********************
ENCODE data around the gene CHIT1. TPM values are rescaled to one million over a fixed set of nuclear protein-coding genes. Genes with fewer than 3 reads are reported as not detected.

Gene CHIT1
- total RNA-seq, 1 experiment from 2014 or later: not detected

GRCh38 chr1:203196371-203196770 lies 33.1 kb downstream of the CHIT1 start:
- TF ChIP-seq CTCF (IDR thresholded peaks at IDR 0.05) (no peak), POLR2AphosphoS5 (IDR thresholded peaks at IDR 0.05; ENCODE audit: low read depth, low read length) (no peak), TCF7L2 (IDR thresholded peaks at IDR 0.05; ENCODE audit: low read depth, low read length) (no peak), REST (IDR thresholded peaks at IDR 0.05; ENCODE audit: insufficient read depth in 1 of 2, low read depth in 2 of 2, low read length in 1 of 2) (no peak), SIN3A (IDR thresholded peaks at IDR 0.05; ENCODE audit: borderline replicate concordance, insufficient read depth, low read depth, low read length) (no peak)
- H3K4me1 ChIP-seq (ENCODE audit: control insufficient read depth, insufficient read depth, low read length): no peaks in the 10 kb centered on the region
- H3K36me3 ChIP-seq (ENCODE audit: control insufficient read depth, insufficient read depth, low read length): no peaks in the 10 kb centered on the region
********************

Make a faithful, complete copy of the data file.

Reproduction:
ENCODE data around the gene CHIT1. TPM values are rescaled to one million over a fixed set of nuclear protein-coding genes. Genes with fewer than 3 reads are reported as not detected.

Gene CHIT1
- total RNA-seq, 1 experiment from 2014 or later: not detected

GRCh38 chr1:203196371-203196770 lies 33.1 kb downstream of the CHIT1 start:
- TF ChIP-seq CTCF (IDR thresholded peaks at IDR 0.05) (no peak), POLR2AphosphoS5 (IDR thresholded peaks at IDR 0.05; ENCODE audit: low read depth, low read length) (no peak), TCF7L2 (IDR thresholded peaks at IDR 0.05; ENCODE audit: low read depth, low read length) (no peak), REST (IDR thresholded peaks at IDR 0.05; ENCODE audit: insufficient read depth in 1 of 2, low read depth in 2 of 2, low read length in 1 of 2) (no peak), SIN3A (IDR thresholded peaks at IDR 0.05; ENCODE audit: borderline replicate concordance, insufficient read depth, low read depth, low read length) (no peak)
- H3K4me1 ChIP-seq (ENCODE audit: control insufficient read depth, insufficient read depth, low read length): no peaks in the 10 kb centered on the region
- H3K36me3 ChIP-seq (ENCODE audit: control insufficient read depth, insufficient read depth, low read length): no peaks in the 10 kb centered on the region